Thursday, May 02, 2013

A Joke is a Very Serious Thing

'Politics is almost as exciting as war, and quite as dangerous. In war you can only be killed once, but in politics many times.' Winston Churchill

It's County Council election day, just in case you hadn't noticed and so I will be out today, supporting my Conservative colleagues, as you might expect.

Thanet's voting is frequently polarised along the lines of partisan support for the equivalent of political football teams. Today, I would urge people to consider carefully what their valuable votes may actually deliver as an outcome for local issues of health and transport and schools in contrast to what they feel about national policies such as immigration and the European Union.

Once upon a time, politics was all about public service. But for some, as we have seen here in Thanet, the purpose, appears to surround the achievement of local notoriety or celebrity status or even a well-rewarded and cynical career path, at the tax-payer's expense; avoiding conventional employment.

In local politics, we can, too frequently, be expected to be disappointed by those we elect to an office of responsibility and given the unusual number of the blatantly self-serving candidates, among them perhaps even a risk of an occasional scoundrel, rogue or chancer, looking for your County Council, vote today, discretion on the part of the voter may indeed be the better part of political valour.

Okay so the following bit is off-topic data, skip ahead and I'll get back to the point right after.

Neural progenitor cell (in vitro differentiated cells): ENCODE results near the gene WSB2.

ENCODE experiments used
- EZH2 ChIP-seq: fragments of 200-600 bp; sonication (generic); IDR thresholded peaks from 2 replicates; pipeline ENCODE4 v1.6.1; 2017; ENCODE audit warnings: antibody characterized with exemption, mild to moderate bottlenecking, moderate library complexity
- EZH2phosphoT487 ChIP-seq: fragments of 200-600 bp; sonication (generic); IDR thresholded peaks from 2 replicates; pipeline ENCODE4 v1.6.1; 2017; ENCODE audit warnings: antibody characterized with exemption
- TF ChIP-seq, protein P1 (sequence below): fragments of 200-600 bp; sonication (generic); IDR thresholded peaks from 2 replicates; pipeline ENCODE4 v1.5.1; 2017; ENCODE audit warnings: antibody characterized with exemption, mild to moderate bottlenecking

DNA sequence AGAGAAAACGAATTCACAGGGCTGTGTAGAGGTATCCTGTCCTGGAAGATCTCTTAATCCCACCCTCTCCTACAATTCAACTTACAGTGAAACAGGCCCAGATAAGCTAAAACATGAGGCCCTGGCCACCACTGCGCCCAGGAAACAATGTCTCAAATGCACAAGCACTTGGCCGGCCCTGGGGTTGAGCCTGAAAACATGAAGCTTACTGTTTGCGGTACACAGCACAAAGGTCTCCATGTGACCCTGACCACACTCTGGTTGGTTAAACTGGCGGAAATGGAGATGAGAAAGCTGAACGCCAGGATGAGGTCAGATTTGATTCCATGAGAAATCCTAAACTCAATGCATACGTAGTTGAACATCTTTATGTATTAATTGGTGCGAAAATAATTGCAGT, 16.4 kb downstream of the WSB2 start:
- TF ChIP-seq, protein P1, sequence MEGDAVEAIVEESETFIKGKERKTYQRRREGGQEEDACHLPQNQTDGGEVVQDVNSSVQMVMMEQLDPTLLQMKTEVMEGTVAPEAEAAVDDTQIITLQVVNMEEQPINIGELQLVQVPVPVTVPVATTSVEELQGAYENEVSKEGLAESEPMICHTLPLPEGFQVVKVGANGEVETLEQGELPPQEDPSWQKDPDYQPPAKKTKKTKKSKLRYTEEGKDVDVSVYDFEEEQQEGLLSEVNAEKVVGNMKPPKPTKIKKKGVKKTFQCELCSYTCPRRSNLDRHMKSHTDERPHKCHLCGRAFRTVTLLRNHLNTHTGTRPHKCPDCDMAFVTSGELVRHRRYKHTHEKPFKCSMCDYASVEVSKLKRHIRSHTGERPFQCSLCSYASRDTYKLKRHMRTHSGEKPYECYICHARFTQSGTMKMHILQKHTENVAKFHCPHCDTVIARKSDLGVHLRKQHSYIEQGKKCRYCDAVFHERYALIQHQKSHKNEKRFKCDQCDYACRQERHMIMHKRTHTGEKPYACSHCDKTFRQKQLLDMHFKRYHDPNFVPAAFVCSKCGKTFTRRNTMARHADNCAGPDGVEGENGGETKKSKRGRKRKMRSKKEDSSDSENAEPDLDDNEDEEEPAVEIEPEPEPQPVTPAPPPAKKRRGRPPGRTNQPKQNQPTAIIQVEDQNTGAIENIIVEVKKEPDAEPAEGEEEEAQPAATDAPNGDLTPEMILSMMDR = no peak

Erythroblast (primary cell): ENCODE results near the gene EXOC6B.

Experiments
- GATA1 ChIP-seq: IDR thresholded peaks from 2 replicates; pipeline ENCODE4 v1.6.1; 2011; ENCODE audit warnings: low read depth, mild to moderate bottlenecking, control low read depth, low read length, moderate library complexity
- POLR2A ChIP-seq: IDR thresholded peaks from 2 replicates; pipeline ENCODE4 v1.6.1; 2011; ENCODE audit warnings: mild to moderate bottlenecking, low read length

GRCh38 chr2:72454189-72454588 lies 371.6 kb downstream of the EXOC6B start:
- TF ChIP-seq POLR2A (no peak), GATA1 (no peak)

'A Joke is a Very Serious Thing' said Churchill and I expect a few laughs and some level of disappointment on Friday morning. But like our national weather and our football team, it goes hand in hand with an interest in our system of democracy which is presently the best we have to offer. I wish all the candidates luck today.

To remind people in Westgate, interested in supporting or assisting in the development of a neighbourhood plan for the town, to help us see-off some of the more ruthless efforts of the developers, there will be a meeting of our new committee at Pauls Wine Bar at 6pm on Friday. Groups can now apply for expert advice to support them through the process, and a grant of up to £7,000, to create their own neighbourhood plan and shape development in their local area. If you wish to assist, here's a link to the Government's information but do come along, politicians and public alike. It's absolutely non-political.


Anonymous said...

National policy on immigration and EU affects us very badly,less in Westgate perhaps, but 24/7 in Cliftonville.
Try living as a Brit born in Kent in what has turned into a filthy and dangerous crime-ridden Eastern European ghetto and you might appreciate it.
Hard for us to ignore it, even as a protest vote which may achieve nothing or the opposite to what we want.

Simon Moores said...

I do understand! But locking the stable door after the horse has bolted springs to mind. You may have noticed yesterday that the ONO has found we have 500,000 more immigrants than they previously thought!